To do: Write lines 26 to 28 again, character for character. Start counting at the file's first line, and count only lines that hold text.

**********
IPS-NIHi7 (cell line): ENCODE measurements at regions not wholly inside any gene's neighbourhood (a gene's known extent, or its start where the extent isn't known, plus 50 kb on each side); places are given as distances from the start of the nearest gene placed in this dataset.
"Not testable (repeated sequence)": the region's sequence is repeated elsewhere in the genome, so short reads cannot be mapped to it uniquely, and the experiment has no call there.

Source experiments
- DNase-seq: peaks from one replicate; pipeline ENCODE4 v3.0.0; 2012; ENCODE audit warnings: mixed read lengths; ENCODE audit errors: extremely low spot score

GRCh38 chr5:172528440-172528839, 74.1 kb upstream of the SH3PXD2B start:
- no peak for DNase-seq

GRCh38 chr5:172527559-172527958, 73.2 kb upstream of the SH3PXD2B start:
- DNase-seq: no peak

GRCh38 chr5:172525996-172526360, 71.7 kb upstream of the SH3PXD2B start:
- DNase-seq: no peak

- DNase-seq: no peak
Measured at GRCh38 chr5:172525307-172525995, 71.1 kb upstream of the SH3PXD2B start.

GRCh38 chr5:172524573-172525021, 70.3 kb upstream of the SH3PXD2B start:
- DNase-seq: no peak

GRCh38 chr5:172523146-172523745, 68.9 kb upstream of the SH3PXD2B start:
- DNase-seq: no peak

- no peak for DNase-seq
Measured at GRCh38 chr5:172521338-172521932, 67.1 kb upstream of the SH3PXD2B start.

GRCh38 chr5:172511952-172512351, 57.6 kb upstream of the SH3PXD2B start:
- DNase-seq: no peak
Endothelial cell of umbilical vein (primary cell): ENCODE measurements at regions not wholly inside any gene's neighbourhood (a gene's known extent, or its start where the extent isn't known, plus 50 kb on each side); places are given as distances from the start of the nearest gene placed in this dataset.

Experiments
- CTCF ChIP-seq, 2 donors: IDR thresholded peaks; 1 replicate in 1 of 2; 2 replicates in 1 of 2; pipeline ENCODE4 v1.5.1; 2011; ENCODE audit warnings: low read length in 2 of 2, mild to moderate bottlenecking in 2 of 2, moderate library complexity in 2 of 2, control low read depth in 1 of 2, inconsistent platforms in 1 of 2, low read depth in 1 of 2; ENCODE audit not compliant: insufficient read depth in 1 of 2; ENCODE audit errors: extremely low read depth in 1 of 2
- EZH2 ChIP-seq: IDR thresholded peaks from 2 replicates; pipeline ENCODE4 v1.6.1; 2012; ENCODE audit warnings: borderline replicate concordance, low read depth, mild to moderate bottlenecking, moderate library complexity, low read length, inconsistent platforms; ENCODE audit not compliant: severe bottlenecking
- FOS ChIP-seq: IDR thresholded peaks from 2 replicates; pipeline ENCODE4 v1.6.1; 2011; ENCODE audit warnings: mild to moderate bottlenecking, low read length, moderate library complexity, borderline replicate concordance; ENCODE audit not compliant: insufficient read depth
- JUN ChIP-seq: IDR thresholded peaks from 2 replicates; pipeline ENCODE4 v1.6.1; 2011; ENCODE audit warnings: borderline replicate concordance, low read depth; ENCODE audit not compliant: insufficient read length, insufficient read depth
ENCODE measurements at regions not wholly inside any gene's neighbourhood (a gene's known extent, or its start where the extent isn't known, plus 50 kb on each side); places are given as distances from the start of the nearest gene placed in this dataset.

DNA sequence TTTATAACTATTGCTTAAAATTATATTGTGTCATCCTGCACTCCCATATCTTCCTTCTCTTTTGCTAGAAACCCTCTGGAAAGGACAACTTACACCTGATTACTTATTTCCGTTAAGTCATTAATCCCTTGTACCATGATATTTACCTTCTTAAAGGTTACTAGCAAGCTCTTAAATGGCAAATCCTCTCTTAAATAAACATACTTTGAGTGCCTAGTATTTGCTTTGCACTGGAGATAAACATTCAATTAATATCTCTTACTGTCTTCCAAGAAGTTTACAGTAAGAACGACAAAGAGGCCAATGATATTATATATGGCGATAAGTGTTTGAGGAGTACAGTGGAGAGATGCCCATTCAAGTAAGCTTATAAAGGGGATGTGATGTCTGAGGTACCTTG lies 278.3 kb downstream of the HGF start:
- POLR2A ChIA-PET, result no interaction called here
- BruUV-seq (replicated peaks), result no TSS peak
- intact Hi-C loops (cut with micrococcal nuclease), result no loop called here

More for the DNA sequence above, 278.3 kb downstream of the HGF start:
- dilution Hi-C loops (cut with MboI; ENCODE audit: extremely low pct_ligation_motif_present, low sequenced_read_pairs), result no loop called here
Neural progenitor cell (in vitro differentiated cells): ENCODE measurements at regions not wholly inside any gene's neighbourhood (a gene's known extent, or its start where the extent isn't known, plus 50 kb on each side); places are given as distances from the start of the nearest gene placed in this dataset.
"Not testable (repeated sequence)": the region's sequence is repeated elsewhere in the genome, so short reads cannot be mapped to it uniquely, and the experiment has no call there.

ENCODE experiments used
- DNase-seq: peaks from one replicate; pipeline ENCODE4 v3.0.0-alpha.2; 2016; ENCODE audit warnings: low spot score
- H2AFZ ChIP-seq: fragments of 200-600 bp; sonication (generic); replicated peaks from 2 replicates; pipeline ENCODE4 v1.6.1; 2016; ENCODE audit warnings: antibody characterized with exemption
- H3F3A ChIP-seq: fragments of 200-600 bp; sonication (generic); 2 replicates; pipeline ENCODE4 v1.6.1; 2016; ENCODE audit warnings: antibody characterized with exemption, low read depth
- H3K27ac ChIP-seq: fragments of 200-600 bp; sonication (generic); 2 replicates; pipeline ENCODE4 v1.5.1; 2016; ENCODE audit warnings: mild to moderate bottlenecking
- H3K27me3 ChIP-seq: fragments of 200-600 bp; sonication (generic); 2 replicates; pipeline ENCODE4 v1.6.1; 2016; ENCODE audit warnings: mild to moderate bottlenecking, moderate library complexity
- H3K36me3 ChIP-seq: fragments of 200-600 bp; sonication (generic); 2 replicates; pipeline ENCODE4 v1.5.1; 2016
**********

- JUN ChIP-seq: IDR thresholded peaks from 2 replicates; pipeline ENCODE4 v1.6.1; 2011; ENCODE audit warnings: borderline replicate concordance, low read depth; ENCODE audit not compliant: insufficient read length, insufficient read depth
ENCODE measurements at regions not wholly inside any gene's neighbourhood (a gene's known extent, or its start where the extent isn't known, plus 50 kb on each side); places are given as distances from the start of the nearest gene placed in this dataset.

DNA sequence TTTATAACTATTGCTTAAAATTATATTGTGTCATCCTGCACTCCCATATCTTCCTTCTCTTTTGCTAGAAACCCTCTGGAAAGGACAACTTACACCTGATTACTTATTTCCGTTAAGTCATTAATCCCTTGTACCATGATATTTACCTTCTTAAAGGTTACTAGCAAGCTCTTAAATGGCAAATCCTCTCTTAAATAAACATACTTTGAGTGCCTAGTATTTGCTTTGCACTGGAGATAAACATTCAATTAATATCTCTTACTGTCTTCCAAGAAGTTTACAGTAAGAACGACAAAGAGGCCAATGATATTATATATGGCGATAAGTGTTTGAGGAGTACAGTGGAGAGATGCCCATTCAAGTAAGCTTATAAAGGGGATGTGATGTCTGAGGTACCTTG lies 278.3 kb downstream of the HGF start: